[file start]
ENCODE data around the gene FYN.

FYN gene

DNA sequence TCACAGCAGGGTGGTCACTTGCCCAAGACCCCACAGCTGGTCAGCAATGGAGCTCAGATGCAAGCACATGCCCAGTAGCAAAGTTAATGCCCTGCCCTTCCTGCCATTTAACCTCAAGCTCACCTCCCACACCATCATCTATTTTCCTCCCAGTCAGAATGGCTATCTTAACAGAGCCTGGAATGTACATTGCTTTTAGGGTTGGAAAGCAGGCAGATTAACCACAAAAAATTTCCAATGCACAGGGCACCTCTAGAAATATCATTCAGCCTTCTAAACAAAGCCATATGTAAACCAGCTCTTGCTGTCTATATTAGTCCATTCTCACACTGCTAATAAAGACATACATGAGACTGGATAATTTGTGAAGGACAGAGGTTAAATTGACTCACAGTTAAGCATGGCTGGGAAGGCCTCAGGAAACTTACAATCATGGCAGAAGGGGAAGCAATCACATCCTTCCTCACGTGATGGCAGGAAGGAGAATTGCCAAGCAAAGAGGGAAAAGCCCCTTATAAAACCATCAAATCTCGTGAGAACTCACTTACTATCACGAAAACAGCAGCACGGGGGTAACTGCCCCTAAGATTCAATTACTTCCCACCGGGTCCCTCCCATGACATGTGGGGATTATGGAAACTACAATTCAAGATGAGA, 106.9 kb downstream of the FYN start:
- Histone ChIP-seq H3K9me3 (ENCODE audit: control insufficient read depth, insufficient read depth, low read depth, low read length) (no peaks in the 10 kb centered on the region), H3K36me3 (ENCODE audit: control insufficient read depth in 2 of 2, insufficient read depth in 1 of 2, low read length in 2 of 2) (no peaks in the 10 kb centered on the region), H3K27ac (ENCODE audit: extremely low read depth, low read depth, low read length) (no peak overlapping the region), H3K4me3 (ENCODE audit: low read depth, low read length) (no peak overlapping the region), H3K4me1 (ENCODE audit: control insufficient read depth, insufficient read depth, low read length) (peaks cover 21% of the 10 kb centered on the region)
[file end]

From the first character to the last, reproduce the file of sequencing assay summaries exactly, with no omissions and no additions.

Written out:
ENCODE data around the gene FYN.

FYN gene

DNA sequence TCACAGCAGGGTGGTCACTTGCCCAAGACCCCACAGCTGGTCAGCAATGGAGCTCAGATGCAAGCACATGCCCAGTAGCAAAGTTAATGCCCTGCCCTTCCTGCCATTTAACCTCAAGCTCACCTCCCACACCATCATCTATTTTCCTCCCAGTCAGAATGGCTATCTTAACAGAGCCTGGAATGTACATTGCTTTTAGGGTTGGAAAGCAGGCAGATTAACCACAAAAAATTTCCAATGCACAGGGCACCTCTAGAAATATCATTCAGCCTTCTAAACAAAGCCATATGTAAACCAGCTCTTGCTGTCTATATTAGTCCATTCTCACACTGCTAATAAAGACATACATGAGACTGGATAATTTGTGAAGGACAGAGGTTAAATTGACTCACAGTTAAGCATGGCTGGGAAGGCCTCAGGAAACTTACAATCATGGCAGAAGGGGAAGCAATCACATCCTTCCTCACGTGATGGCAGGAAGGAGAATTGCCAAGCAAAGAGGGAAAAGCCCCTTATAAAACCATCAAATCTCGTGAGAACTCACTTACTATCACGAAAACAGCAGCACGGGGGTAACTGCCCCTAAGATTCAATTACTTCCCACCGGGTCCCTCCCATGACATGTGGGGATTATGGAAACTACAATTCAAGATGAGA, 106.9 kb downstream of the FYN start:
- Histone ChIP-seq H3K9me3 (ENCODE audit: control insufficient read depth, insufficient read depth, low read depth, low read length) (no peaks in the 10 kb centered on the region), H3K36me3 (ENCODE audit: control insufficient read depth in 2 of 2, insufficient read depth in 1 of 2, low read length in 2 of 2) (no peaks in the 10 kb centered on the region), H3K27ac (ENCODE audit: extremely low read depth, low read depth, low read length) (no peak overlapping the region), H3K4me3 (ENCODE audit: low read depth, low read length) (no peak overlapping the region), H3K4me1 (ENCODE audit: control insufficient read depth, insufficient read depth, low read length) (peaks cover 21% of the 10 kb centered on the region)